Visiting Assistant Professor of Anthropology
B.A., University of Michigan; Ph.D., Yale University
Research and Teaching
Joshua D. Rubin teaches in Bates College’s Department of Anthropology, and he is also a member of the program committee for Africana (formerly African American Studies). His research examines intersubjective autonomous worlds — social worlds that appear to obey their own rules, independent from the rules of everyday life — and how colonialism plays out in those worlds. His scholarship to date has centered on two ubiquitous autonomous worlds, the worlds of sporting fields and the worlds of videogames, but his research and teaching interests extend to other autonomous worlds as well, particularly artistic creations.
His first book, published with University of Michigan Press in 2021, examines South African rugby. Rugby fields are treated as autonomous worlds, on which many of the rules of everyday life are thought not to apply. Players pursue arbitrary goals with arbitrary methods. This book takes the autonomy of rugby seriously and explores how the autonomous world of rugby became a terrain for colonization—both by the colonial state and by the militant white masculinity of apartheid—and how anti-apartheid activists and the post-apartheid state attempted to contest this colonization and advance alternative political projects. In this framing, rugby is not a symbolic representation of struggles happening elsewhere. Rather, it is a world of its own, which demands conceptual and embodied adaptations from the humans who encounter it. Rubin’s second book project further extends this interest in colonialism and autonomous worlds. This project, an ethnography of the roles that user research plays in the construction in the virtual worlds of videogames, is under contract with University of Michigan Press as of February 2022.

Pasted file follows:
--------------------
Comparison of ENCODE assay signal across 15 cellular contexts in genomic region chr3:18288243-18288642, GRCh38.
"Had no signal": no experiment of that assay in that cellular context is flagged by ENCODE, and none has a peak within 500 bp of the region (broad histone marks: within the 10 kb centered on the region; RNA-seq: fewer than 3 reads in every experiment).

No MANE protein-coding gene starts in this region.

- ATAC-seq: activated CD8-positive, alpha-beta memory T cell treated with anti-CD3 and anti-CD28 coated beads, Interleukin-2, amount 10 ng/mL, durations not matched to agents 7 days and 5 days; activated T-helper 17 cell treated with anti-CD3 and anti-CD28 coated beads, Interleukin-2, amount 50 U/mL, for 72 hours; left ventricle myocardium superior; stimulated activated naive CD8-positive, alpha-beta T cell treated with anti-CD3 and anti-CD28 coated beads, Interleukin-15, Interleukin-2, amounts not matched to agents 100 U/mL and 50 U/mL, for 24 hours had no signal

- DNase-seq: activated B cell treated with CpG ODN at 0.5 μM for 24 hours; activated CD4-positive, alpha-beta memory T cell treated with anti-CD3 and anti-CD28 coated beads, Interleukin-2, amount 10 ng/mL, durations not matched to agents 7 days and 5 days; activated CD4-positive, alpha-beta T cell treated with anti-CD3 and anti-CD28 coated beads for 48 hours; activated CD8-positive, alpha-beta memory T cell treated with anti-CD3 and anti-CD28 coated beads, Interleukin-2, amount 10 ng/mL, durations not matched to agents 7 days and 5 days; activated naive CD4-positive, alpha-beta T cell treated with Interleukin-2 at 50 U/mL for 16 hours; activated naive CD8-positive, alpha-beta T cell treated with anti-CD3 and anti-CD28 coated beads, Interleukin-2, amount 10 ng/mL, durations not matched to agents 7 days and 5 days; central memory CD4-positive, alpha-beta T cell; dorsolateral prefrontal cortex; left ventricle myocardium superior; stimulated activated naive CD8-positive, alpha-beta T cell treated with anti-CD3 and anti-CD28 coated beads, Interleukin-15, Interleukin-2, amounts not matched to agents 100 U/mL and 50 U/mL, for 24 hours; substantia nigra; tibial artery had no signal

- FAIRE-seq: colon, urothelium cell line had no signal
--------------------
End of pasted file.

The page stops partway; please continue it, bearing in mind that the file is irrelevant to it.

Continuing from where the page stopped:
In addition to these major projects, he has also published on contestations around artistic autonomy in Zimbabwe. His book chapter on the politics of the NFL Rulebook was just released in the edited volume “Not Playing Around: Intersectional Identities, Media Representation, and the Power of Sport” (2022). Additional work has appeared in the journals SAFUNDI, Cultural Anthropology, and Africa.
At Bates, Rubin has offered courses on art, sport, videogames, race and gender, sensory perception, popular culture in Africa, ethnographic writing, and the discipline of anthropology and its histories. His courses have been cross-listed with Art and Visual Culture, Dance, Gender and Sexuality Studies and Philosophy as well as American Studies and Africana.
In 2020, Rubin was a co-winner of the Ruth M. and Robert H. Kroepsch Award for Excellence in Teaching. On the basis of a vote of graduating seniors, he delivered the keynote address at the Baccalaureate Service in 2022. The text of that address, “On Flourishes and Flourishing,” can be found here.
Winter Semester 2023
AFR 305 / AMST 305 / ANTH 305
Art, Power, and Politics
Sensory Anthropology: The Politics and Poetics of Our Senses in the World